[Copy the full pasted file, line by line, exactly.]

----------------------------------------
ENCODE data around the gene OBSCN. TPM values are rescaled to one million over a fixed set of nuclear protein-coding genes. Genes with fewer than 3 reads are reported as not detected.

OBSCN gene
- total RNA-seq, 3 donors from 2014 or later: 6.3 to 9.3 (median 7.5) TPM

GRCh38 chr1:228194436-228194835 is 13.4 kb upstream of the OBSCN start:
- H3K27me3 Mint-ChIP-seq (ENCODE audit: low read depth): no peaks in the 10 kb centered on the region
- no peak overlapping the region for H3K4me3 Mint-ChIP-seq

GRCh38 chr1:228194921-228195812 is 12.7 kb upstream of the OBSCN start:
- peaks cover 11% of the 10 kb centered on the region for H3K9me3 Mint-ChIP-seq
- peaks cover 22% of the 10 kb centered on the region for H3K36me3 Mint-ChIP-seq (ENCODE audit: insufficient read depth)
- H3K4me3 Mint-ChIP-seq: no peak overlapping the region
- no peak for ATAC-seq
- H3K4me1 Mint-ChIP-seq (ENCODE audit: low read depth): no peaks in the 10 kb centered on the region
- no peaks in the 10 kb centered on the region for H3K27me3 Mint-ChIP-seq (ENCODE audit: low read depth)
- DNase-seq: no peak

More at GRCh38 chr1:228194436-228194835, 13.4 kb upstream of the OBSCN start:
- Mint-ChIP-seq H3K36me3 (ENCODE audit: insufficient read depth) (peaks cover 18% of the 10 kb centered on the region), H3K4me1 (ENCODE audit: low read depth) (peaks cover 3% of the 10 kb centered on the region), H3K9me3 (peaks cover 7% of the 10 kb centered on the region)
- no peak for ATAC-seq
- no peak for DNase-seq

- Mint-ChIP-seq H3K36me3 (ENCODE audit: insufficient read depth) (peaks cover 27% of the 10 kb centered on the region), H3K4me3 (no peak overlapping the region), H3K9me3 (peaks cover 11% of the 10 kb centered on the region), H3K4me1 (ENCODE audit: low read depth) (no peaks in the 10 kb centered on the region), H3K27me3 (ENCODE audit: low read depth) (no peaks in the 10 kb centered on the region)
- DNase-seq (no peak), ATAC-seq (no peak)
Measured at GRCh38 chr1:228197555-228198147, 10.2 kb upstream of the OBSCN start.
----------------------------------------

ENCODE data around the gene OBSCN. TPM values are rescaled to one million over a fixed set of nuclear protein-coding genes. Genes with fewer than 3 reads are reported as not detected.

OBSCN gene
- total RNA-seq, 3 donors from 2014 or later: 6.3 to 9.3 (median 7.5) TPM

GRCh38 chr1:228194436-228194835 is 13.4 kb upstream of the OBSCN start:
- H3K27me3 Mint-ChIP-seq (ENCODE audit: low read depth): no peaks in the 10 kb centered on the region
- no peak overlapping the region for H3K4me3 Mint-ChIP-seq

GRCh38 chr1:228194921-228195812 is 12.7 kb upstream of the OBSCN start:
- peaks cover 11% of the 10 kb centered on the region for H3K9me3 Mint-ChIP-seq
- peaks cover 22% of the 10 kb centered on the region for H3K36me3 Mint-ChIP-seq (ENCODE audit: insufficient read depth)
- H3K4me3 Mint-ChIP-seq: no peak overlapping the region
- no peak for ATAC-seq
- H3K4me1 Mint-ChIP-seq (ENCODE audit: low read depth): no peaks in the 10 kb centered on the region
- no peaks in the 10 kb centered on the region for H3K27me3 Mint-ChIP-seq (ENCODE audit: low read depth)
- DNase-seq: no peak

More at GRCh38 chr1:228194436-228194835, 13.4 kb upstream of the OBSCN start:
- Mint-ChIP-seq H3K36me3 (ENCODE audit: insufficient read depth) (peaks cover 18% of the 10 kb centered on the region), H3K4me1 (ENCODE audit: low read depth) (peaks cover 3% of the 10 kb centered on the region), H3K9me3 (peaks cover 7% of the 10 kb centered on the region)
- no peak for ATAC-seq
- no peak for DNase-seq

- Mint-ChIP-seq H3K36me3 (ENCODE audit: insufficient read depth) (peaks cover 27% of the 10 kb centered on the region), H3K4me3 (no peak overlapping the region), H3K9me3 (peaks cover 11% of the 10 kb centered on the region), H3K4me1 (ENCODE audit: low read depth) (no peaks in the 10 kb centered on the region), H3K27me3 (ENCODE audit: low read depth) (no peaks in the 10 kb centered on the region)
- DNase-seq (no peak), ATAC-seq (no peak)
Measured at GRCh38 chr1:228197555-228198147, 10.2 kb upstream of the OBSCN start.